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I look at it like motor vehicles. He's responsible for everything in front of him. If he can't stop in a pinch he's out of control. The way you describe it, it's not like you darted out of the woods like a deer at 90 deg., which actually does happen here. I'll allow him having been mildly annoyed to slow down, but any incident would have been be totally on him. By mildly annoyed I mean grin and bear it, or a simple 'hey that was close' and move on down the path. Anyone that rides on a MUP and expects not to come across dogs, straying children, slow riders, generally distracted pedestrians, and the aforementioned deer is delusional to start. And frankly, I don't have issue with anything in that list myself. The way MUPs are laid out here I perceive them more as shared public park spaces for relaxation, than roadways or Olympic training venues. If I want to go fast I take my chances in the street.
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Old 06-22-16, 08:14 PM
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Originally Posted by OmegaWolf
saying things like I almost killed him, he almost was paralyzed for life, I almost wrecked his bike,
I'd just tell him "Almost means didn't."
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Old 06-22-16, 08:20 PM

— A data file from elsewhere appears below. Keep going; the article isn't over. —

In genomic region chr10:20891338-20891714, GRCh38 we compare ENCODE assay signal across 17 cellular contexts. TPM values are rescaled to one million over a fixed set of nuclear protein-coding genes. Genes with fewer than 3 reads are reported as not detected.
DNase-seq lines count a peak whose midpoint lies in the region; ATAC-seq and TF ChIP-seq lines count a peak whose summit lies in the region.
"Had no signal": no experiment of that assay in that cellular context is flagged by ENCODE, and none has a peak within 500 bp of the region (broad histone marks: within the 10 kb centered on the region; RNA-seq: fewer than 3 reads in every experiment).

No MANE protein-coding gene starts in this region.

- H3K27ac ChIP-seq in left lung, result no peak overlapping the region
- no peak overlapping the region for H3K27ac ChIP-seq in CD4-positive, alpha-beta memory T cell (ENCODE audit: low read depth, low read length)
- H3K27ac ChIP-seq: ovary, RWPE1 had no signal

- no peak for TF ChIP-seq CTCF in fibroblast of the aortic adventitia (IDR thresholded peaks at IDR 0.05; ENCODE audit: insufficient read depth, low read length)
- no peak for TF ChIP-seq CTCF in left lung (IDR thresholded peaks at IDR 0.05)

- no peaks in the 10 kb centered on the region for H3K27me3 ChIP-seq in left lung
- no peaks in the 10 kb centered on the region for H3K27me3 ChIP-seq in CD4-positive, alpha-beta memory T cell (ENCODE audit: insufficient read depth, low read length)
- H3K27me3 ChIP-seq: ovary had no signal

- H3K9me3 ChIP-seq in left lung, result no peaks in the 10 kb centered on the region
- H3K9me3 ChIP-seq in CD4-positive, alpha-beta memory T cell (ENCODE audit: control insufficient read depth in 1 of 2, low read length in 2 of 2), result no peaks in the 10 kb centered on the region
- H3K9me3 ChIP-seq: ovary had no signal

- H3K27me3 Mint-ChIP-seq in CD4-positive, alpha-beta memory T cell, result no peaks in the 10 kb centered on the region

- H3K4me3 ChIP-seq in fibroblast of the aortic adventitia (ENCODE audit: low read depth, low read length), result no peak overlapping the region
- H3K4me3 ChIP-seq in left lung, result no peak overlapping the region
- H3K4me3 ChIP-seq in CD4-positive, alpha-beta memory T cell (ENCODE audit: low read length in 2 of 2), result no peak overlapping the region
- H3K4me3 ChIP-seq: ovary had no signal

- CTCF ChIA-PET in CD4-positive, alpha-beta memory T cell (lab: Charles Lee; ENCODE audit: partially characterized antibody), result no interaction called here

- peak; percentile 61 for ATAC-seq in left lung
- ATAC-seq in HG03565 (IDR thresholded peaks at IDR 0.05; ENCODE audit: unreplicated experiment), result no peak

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Originally Posted by Cyril
In full kit riding like he was training for the tour?
Its "Pro tour wannabe."

I was thinking the same thing.


-Tim-
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Old 06-22-16, 08:33 PM
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The guy has obvious issues. It sounds like you handled your new BF well. You should have invited him on your next ride.
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Old 06-22-16, 09:13 PM
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First, congrats on your restraint and allowing the situation to diffuse, albeit slowly. Second, this is a case where a helmet camera would have helped. Then you could say, there's no need to repeat yourself, I've got it all recorded right here. And perhaps knowing he's being recorded would stop him. On the other hand, it may just set him off further. When encountering people so beligerent and off the chart I often what their family life is like, if they even have one. Another option would be to offer to call the police to "report yourself" being sure to give them a full account of your multiple encounters. But, all in all, I feel you did the right thing, and admirable so.
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Old 06-22-16, 09:32 PM
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Remarkable restraint indeed. I don't think I would have handled it as well.